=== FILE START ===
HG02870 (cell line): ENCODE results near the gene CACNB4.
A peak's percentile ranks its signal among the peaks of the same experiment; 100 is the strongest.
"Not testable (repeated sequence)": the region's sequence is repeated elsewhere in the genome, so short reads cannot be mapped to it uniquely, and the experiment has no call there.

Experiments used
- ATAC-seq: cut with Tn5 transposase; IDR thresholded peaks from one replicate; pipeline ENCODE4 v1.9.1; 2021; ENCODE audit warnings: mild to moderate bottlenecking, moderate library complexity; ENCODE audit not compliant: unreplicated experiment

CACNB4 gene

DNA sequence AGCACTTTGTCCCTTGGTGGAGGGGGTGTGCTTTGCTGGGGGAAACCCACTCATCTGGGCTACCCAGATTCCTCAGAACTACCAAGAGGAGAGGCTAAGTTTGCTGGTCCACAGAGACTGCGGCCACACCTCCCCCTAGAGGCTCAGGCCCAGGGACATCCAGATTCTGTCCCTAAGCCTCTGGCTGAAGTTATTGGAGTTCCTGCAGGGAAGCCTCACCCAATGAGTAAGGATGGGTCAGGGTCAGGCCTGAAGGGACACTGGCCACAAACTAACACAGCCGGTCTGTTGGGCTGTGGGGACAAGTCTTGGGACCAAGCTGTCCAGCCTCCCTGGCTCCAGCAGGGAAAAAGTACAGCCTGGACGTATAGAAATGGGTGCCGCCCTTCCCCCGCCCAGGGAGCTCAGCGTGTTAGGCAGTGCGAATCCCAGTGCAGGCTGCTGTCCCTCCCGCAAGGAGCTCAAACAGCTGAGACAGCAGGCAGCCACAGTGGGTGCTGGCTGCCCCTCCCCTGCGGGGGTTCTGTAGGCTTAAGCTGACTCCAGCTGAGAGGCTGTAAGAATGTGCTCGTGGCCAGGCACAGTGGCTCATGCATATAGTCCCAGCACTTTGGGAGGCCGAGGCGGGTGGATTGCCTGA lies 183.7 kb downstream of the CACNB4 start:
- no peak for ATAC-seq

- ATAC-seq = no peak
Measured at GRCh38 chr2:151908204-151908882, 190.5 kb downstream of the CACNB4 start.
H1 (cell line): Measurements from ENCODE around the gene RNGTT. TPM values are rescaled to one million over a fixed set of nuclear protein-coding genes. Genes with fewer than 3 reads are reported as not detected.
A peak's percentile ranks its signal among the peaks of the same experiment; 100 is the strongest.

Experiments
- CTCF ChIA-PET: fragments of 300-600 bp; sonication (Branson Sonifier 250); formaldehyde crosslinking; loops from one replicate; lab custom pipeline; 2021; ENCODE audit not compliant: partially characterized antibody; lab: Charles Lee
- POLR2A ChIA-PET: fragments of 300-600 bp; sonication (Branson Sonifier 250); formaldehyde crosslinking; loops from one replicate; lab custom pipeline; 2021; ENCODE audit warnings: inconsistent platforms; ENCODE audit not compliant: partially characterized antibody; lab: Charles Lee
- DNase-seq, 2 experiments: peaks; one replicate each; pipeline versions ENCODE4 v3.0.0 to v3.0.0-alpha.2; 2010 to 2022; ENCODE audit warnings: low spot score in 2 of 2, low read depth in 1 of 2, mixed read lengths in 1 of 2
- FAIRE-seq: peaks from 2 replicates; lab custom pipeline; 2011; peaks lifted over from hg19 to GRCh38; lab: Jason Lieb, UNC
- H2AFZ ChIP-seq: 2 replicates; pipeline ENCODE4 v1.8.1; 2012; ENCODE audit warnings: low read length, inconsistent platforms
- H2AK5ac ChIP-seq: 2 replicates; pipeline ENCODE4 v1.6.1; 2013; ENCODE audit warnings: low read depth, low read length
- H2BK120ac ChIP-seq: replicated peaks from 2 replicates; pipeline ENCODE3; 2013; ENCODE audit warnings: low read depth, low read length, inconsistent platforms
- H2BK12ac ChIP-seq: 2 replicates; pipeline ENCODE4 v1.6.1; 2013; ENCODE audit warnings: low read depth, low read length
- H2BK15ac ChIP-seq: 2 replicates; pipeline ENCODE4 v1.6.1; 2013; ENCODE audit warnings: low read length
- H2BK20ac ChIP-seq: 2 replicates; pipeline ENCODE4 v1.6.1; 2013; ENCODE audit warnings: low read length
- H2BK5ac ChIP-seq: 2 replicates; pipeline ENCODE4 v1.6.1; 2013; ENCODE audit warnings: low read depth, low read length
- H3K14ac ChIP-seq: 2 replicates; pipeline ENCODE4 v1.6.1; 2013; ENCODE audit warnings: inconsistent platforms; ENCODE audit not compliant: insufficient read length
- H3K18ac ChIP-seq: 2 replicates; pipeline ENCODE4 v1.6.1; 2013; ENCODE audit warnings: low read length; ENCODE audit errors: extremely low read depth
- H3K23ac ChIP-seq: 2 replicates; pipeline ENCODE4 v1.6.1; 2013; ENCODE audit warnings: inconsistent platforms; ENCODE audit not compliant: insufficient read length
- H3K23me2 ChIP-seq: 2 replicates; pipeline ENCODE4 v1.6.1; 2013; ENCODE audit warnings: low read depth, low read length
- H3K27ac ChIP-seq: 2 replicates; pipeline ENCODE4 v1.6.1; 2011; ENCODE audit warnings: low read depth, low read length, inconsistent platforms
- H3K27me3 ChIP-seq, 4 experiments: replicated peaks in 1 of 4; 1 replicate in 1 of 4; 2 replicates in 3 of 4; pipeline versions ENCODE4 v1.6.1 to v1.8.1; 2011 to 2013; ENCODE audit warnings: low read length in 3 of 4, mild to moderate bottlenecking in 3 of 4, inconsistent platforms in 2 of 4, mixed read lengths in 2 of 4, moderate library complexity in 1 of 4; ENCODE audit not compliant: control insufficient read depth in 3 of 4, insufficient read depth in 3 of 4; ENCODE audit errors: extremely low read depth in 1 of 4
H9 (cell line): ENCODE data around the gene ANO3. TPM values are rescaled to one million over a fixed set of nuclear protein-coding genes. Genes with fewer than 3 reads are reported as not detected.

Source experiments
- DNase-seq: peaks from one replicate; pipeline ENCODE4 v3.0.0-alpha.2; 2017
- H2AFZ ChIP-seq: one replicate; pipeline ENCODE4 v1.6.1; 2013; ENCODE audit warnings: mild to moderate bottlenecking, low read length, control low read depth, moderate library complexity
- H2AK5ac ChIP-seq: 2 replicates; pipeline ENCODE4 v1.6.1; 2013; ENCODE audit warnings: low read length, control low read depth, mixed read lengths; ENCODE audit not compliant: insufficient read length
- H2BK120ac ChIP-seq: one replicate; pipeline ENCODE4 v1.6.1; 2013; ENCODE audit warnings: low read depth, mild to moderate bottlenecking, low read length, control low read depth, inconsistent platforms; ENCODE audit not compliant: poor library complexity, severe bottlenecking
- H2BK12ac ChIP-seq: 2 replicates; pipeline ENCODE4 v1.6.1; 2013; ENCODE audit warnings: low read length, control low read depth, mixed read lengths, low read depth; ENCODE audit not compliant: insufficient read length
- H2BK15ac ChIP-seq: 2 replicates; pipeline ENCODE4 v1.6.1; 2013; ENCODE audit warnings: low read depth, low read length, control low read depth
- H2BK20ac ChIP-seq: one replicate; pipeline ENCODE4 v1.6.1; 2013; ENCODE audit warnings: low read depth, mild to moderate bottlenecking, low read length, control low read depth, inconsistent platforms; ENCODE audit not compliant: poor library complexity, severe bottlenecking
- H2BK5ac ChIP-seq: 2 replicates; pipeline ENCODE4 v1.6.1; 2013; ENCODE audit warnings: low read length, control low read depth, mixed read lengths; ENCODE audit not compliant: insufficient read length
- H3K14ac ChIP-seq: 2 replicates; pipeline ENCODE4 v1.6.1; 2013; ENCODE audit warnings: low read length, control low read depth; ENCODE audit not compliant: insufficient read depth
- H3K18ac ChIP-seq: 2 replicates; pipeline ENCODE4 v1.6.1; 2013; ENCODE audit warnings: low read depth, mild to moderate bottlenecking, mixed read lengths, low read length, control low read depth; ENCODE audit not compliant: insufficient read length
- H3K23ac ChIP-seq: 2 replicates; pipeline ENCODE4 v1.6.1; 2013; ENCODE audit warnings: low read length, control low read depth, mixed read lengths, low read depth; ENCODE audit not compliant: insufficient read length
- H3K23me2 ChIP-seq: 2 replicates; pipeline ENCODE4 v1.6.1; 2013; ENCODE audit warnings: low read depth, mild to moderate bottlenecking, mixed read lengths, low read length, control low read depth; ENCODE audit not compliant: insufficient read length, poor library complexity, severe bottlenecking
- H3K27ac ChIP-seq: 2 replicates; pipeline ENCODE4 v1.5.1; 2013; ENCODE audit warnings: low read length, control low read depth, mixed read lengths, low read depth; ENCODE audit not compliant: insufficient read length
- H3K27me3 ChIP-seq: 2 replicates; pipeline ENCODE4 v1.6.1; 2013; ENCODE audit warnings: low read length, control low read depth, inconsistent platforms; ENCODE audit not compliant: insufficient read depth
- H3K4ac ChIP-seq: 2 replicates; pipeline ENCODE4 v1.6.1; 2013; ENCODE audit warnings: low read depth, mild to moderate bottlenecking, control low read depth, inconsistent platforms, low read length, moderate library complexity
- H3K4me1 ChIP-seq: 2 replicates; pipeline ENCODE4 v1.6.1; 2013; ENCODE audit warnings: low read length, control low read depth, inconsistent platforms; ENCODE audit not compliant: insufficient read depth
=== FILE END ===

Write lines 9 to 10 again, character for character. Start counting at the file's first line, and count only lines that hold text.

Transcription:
- ATAC-seq = no peak
Measured at GRCh38 chr2:151908204-151908882, 190.5 kb downstream of the CACNB4 start.